I have been ‘burning’ on this article for way too long, so I suppose I could have called it “James Ellis is Burning” after one of my favorite ESPN shows “Jim Rome is Burning”. A couple of my biggest pet peeves in the gym are people that have bad form when they are lifting (can’t really blame them as they likely don’t know any better), and when certain individuals simply try to push way more weight than they should be pushing. The likely outcome for both of these situations is injury.
Well, now I have a new pet peeve, and that is people that are trying to get a specific result with their build, however, they are doing the wrong amount of repetitions (again, I really can’t blame them as they likely don’t know any better). For example, years ago a smaller guy weighing about 130 pounds asked me for a spot on shoulder press. I go to spot him and see that he has a ton of weight on the bar, so I ask him how many reps he’d like to achieve. He responds by telling me he’d like to get one or maybe two reps and proceeds to tell me that he is trying to bulk up. He ended up asking me for advice and I was able to point him in the right direction for bulking up/mass gaining.
A similar thing happened years ago when I noticed a group of guys whom I know are trying to bulk up doing only one or two reps on all their chest exercises. Each of these guys has that puffy power lifter look rather than the muscular and vascular bodybuilder look they are supposedly trying to attain. In truth, these guys and the 130 pound guy are doing power lifting style of training. This can help them to get stronger, but they won’t see nearly as much muscle growth in that ‘power lifting training zone as they would in the bodybuilding/mass gaining zone (hypertrophy zone).
I would venture to guess that most weight trainers are looking to tone up, build some muscle, or strengthen their muscle. The biggest problem is that a majority of people simply don’t know how to achieve those goals. Below I have attached a chart which explains how you should workout in order to successfully reach your goals.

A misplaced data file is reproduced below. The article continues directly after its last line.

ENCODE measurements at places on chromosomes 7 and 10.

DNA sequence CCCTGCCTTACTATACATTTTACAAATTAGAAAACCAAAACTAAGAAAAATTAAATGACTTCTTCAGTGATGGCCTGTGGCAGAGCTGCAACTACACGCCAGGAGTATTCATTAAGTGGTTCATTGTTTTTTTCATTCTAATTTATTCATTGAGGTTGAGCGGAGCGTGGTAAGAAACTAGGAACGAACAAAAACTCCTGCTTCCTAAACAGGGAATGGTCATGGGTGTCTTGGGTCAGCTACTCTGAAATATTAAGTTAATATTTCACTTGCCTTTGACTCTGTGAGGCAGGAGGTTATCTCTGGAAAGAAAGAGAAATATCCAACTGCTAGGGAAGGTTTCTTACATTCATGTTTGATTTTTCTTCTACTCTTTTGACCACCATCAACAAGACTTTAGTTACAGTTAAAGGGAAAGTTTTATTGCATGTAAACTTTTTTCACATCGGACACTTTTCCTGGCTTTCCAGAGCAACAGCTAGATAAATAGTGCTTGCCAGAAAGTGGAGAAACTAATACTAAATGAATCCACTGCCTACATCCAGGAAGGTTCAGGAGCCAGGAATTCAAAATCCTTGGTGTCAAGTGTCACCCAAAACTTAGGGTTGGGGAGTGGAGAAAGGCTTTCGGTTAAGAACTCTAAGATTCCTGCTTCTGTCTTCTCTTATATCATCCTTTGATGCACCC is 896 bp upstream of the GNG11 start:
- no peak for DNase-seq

As I mentioned before, the guys I talked about above were doing power lifting style training, but actually wanted to get hypertrophy/bodybuilding style results. They should have been doing reps of 9-12 to build mass/muscle, not the 1 or 2 reps they were doing. The 130 pound guy I spotted years ago has gained 35 pounds of mass now, because he took my advice and started training in the 9-12 reps range. So, be sure to plan your lifting schedule according the chart above as this will certainly help you to get the results you desire.
You may be like me however, and want to get the benefits of a few of the categories in the chart above. I often times do a hybrid style training program where I build mass & gain some strength by doing reps within a range of 6-12. Basically, I do 3-4 sets per exercise and shoot for 12 reps on set 1, 10 reps on set 2, 8 reps on set 3, and if I do a 4th set I shoot for 6 or more reps. So, as you can see, my first two sets are in that Hypertrophy range and my last two sets are in the strength training range. Note: Each set I am increasing the weight on my exercise too and I want to be struggling to get that last rep. I find that a little bit of strength training can be beneficial to my hypertrophy training as it will help me to push more weight even in the hypertrophy training in the long run because I am getting stronger.
So, now it’s up to you to pick your poison as that chart above is your tool. Do you want to be a power lifter? Maybe you’d just like to strength train and work on toning your muscles? Or you might feel that it’s time to put some mass on and step into the hypertrophy training? Do your muscles wear out quickly? In that case you need to step into the endurance training and shoot for 13-20+ reps per set. Now that you know what to do, I’ll see you in the gym getting the results you desire through JamesEllisFit.com.
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